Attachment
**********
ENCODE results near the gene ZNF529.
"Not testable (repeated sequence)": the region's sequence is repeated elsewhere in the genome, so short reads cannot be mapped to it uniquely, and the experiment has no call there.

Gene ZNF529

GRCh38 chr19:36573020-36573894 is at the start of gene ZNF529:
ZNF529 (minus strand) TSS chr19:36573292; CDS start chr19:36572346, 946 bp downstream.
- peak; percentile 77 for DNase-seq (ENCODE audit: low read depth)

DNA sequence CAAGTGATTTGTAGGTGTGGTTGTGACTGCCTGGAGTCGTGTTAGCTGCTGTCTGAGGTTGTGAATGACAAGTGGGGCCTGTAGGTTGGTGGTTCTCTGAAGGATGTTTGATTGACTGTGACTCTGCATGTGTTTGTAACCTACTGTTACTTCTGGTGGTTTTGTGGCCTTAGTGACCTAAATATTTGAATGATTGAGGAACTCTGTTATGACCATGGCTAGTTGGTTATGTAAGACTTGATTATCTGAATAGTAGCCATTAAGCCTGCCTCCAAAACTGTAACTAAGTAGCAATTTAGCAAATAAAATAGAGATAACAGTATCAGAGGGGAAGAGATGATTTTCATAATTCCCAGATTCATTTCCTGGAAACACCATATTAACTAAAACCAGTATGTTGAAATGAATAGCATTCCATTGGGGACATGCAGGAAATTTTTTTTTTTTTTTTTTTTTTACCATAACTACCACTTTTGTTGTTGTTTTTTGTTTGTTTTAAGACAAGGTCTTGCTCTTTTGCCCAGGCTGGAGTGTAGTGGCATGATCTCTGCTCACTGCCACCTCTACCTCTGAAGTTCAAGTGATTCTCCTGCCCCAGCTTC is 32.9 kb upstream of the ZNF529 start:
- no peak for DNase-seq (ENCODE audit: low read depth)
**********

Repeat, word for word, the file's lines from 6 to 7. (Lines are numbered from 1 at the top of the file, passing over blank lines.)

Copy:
- peak; percentile 77 for DNase-seq (ENCODE audit: low read depth)

DNA sequence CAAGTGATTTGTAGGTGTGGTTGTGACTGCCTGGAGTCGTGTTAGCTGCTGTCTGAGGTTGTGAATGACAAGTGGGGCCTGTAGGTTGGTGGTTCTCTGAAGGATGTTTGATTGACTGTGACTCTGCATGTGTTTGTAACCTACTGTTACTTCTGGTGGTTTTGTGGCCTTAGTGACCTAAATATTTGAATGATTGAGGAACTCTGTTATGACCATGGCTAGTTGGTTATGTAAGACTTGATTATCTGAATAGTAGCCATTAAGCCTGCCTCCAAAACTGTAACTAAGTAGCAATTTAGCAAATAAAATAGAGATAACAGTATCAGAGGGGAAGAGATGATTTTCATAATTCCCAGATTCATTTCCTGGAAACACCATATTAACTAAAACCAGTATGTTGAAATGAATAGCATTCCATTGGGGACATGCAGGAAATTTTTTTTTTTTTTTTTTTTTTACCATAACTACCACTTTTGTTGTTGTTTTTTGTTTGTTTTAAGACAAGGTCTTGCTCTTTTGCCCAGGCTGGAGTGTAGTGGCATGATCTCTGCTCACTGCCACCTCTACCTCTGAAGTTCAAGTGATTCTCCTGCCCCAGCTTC is 32.9 kb upstream of the ZNF529 start: